2nd June, 2019
The overnight run down the Nova Scotia coast was one long ‘fog’ experience, pea-souper all the way - not a lot of fun. The forecast for Halifax was overcast with heavy rain but reasonable wind conditions. I had been on the bridge since 0330 this morning and the wind was ‘getting’ up as we moved further south along the coast.
The arrival plan was to park bow-in to ensure we were quick, we were a little behind with our run down from Sydney and being bow-in allowed for the blustery prevailing winds which were not forecasted!
Staffy Denis, aka shorty, was driving in this morning, this would be a great experience for him as it was on the limit of manoeuvring for the ship without tugs. Coming up through the ‘cut’ the wind was blowing a hoolie; however the Pilot was confident that once in the lee of McNabs Island, conditions would improve. That what Pilots are really for, local information.
With ship setting 18 degrees contrary to the heading, Denis took the Con from the Pilot for the approach to the berth. As we approached the berth we were advised that ‘contractually’ the longshore men could not handle the ship ropes until 0801! Again, good fortune smiles upon us, with the wind blowing onto the berth, we could ‘park’ without mooring ropes and wait of 08.01 to arrive, then tie-up the ship. You couldn’t write this stuff!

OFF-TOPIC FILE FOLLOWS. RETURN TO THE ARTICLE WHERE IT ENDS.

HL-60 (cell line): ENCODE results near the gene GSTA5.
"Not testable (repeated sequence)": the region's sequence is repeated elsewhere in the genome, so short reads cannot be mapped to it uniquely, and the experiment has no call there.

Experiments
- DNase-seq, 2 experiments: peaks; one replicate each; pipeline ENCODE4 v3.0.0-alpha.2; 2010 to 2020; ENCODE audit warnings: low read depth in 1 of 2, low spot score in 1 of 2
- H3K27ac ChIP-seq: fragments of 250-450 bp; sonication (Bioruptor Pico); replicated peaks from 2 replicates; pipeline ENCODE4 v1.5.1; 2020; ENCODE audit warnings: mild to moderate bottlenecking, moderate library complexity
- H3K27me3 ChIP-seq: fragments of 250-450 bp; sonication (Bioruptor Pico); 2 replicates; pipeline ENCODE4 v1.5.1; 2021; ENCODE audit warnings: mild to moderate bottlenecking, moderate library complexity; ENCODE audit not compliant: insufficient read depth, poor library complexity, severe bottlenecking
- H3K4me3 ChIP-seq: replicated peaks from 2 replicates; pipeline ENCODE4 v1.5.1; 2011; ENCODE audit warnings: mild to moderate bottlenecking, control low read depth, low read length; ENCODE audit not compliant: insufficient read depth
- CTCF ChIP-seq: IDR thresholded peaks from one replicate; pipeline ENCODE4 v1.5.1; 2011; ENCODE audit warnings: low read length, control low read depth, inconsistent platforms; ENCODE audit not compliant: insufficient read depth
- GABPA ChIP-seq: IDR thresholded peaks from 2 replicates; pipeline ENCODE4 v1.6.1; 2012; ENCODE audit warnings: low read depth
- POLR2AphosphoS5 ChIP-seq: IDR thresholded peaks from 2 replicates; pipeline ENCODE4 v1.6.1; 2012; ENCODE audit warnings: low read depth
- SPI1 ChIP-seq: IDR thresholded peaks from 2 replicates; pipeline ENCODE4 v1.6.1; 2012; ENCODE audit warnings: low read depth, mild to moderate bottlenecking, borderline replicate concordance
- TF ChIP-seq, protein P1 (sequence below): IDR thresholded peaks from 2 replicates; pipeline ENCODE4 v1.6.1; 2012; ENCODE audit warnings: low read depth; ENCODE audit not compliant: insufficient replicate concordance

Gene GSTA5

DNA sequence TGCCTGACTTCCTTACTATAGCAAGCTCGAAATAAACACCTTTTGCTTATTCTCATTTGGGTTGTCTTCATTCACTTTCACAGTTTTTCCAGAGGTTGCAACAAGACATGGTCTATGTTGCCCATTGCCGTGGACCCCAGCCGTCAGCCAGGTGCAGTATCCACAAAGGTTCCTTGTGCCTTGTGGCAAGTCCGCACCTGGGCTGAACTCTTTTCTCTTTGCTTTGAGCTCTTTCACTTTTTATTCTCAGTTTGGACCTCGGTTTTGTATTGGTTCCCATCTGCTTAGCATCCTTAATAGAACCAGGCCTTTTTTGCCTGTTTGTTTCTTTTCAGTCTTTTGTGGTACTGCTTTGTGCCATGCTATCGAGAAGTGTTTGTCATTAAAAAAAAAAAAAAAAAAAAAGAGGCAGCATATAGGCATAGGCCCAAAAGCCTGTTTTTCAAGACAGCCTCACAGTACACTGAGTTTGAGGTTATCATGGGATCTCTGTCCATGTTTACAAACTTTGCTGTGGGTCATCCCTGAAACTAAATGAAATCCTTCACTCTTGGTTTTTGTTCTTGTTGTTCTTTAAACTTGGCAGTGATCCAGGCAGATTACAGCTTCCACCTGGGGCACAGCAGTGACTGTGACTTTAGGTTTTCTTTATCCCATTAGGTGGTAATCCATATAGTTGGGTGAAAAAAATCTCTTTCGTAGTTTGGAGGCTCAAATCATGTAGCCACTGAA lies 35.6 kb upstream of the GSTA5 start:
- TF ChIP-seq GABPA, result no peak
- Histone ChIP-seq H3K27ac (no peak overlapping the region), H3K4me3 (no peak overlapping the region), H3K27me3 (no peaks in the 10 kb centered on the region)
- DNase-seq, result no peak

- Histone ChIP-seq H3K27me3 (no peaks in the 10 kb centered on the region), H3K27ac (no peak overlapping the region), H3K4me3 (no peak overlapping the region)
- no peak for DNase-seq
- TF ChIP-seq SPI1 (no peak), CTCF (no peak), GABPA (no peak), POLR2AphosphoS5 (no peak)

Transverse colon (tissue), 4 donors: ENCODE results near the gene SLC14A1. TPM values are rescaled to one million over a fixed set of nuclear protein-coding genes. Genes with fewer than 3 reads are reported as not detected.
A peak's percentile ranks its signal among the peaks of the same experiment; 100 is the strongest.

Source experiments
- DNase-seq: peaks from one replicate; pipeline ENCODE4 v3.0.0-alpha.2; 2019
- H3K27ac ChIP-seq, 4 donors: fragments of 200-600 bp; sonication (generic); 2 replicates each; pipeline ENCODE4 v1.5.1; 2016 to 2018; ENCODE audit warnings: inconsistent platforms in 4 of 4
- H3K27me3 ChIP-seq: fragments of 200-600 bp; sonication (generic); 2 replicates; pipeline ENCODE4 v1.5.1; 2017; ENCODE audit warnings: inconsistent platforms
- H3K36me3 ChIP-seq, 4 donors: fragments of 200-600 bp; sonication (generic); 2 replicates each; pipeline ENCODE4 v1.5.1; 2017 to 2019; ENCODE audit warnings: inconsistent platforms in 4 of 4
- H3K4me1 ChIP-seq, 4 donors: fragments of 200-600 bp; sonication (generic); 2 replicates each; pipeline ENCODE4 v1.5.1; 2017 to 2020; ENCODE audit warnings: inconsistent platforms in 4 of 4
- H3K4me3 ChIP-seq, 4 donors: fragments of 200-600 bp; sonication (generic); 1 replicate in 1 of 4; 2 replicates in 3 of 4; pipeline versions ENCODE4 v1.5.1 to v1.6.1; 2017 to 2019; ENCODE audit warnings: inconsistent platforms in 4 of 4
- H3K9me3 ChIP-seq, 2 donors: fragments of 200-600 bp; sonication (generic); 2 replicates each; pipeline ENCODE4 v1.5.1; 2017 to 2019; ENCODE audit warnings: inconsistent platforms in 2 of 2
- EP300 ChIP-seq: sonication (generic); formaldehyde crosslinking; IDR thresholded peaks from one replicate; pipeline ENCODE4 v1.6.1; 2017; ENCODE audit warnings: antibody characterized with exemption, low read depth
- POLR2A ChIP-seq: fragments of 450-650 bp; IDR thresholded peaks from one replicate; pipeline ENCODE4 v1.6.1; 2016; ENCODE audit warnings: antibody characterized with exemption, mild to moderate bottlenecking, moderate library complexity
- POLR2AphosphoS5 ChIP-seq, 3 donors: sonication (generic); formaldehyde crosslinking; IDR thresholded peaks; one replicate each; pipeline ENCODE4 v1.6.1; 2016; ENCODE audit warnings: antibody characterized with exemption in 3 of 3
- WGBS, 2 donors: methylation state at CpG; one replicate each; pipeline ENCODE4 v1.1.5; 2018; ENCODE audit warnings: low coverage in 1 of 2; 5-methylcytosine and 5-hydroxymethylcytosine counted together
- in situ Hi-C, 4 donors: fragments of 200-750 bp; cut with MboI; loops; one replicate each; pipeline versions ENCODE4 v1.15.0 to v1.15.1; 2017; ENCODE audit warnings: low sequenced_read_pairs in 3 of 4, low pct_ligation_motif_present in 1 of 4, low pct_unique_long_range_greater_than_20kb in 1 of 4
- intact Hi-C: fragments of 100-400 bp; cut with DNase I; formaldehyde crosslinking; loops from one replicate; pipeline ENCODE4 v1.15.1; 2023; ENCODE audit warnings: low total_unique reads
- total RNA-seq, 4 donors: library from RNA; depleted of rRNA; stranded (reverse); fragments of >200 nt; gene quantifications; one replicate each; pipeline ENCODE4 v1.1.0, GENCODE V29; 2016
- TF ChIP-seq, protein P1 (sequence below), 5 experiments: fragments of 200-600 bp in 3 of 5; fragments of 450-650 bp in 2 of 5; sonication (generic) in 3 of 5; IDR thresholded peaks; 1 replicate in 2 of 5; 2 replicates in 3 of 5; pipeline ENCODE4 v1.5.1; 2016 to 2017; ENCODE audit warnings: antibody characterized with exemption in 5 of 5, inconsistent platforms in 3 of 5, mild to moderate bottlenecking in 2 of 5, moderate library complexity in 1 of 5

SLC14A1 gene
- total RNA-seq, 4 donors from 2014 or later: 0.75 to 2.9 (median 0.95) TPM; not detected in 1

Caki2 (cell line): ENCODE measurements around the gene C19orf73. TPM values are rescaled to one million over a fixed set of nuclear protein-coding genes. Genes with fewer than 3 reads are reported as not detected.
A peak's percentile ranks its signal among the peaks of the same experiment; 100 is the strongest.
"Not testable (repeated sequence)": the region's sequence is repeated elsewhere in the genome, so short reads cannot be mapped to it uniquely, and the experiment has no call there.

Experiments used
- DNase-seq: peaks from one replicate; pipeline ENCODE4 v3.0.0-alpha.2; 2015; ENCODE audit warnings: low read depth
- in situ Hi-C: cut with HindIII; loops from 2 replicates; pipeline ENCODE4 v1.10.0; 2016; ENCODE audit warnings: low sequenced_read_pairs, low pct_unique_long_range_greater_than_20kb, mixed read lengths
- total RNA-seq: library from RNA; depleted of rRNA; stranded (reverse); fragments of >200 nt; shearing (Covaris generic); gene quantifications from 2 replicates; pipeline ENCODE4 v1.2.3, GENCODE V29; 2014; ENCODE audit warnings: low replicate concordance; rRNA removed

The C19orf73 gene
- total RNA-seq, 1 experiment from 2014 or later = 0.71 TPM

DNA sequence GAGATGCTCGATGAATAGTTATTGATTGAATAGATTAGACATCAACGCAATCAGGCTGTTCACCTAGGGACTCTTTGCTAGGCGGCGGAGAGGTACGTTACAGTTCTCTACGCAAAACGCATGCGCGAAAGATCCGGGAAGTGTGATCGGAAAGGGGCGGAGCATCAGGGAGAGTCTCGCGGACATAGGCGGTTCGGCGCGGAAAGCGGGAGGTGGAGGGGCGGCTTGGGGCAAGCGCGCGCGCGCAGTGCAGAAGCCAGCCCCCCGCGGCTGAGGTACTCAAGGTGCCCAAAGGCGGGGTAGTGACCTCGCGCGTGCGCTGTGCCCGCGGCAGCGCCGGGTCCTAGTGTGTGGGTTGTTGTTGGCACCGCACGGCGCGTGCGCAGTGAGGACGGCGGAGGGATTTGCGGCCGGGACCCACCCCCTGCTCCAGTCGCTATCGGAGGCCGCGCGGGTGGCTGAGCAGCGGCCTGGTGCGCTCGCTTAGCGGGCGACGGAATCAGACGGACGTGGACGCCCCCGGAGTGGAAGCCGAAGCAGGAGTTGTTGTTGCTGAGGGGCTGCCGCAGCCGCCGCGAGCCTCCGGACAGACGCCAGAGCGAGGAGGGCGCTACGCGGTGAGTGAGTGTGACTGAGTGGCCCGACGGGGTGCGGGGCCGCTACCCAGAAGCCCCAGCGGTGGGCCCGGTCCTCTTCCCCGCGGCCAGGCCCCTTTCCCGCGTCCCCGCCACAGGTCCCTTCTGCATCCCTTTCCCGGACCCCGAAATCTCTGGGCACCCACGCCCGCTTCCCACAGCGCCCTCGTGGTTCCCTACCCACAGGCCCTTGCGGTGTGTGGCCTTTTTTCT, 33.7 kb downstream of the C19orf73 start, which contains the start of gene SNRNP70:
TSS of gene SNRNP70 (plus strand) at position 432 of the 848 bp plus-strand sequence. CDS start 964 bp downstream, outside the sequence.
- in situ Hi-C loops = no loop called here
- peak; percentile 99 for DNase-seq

The wind did ease, not as much as I was advised, nonetheless, using all the ships power to sit-up against the wind, Denis made his approach landed the ship nicely alongside - only waiting a few minutes before sending out the moorings. The ship was all secure for 0830, a little late but no impact upon the Tour programme.
What a miserable day, such a shame to end the Canadian Tour with a wet and wild day, indeed, a number of shore excursions were cancelled. During the afternoon the wind whipped up to 55 knots and prompted me to order two Tugs for departure. As my bedraggled Guest washed back on board, we thought about the departure manoeuvre.
With two tugs bent-on, the ship was lifted parallel off the berth, using the tugs, against 35 knot winds. Chris, the 3rd Officer, was executing the manoeuvre with the Pilot in close attention; there were places we could not go and not specifically indicated on the electronic nav charts. Clear of the berth and stern in the wind, the tugs were released from duty and we made our way to open seas. Disembarking the Pilot in choppy coastal waters at about 1715, we set passage. The weather forecast was not good, and yes, you have guessed, straight back into the fog as we set out on our 4.5 day crossing to the Azores.
Hard to sleep with the Fog-horn blasting away. . . night night!
Captain Stuart Horne
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